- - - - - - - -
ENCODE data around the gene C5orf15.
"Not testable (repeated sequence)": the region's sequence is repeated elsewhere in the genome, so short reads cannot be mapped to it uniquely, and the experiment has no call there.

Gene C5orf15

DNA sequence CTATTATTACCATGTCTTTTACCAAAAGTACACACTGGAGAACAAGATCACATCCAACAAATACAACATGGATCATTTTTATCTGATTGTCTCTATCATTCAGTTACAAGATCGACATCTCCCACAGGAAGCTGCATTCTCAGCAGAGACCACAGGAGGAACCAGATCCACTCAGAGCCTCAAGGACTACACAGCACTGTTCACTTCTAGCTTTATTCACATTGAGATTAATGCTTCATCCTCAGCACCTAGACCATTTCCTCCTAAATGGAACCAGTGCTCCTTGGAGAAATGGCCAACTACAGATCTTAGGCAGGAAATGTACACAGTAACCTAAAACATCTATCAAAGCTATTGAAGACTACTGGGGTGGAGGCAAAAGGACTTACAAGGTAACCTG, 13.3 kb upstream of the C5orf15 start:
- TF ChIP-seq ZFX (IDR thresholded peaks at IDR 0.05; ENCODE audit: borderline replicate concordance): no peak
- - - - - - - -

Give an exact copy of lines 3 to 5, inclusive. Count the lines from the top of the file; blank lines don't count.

Gene C5orf15

DNA sequence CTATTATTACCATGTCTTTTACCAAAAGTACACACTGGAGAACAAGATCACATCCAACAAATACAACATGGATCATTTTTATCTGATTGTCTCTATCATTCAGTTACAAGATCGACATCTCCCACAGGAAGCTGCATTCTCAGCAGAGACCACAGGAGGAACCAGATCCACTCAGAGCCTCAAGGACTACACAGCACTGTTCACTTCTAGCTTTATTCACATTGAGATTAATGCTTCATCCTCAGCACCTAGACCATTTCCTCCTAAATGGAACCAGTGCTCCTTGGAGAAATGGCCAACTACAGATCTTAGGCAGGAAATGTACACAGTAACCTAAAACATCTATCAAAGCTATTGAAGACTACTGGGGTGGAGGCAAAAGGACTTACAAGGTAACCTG, 13.3 kb upstream of the C5orf15 start:
- TF ChIP-seq ZFX (IDR thresholded peaks at IDR 0.05; ENCODE audit: borderline replicate concordance): no peak